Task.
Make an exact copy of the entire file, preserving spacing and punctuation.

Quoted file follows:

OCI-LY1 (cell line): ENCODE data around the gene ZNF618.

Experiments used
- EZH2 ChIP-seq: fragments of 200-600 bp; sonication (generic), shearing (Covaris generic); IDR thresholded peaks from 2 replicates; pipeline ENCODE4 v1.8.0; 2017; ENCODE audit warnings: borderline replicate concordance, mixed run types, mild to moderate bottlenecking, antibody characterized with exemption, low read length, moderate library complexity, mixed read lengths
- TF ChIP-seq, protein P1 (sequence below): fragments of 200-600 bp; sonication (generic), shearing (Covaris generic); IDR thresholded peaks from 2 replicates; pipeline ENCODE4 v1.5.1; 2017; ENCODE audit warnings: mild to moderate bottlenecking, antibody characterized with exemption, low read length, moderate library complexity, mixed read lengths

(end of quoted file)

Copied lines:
OCI-LY1 (cell line): ENCODE data around the gene ZNF618.

Experiments used
- EZH2 ChIP-seq: fragments of 200-600 bp; sonication (generic), shearing (Covaris generic); IDR thresholded peaks from 2 replicates; pipeline ENCODE4 v1.8.0; 2017; ENCODE audit warnings: borderline replicate concordance, mixed run types, mild to moderate bottlenecking, antibody characterized with exemption, low read length, moderate library complexity, mixed read lengths
- TF ChIP-seq, protein P1 (sequence below): fragments of 200-600 bp; sonication (generic), shearing (Covaris generic); IDR thresholded peaks from 2 replicates; pipeline ENCODE4 v1.5.1; 2017; ENCODE audit warnings: mild to moderate bottlenecking, antibody characterized with exemption, low read length, moderate library complexity, mixed read lengths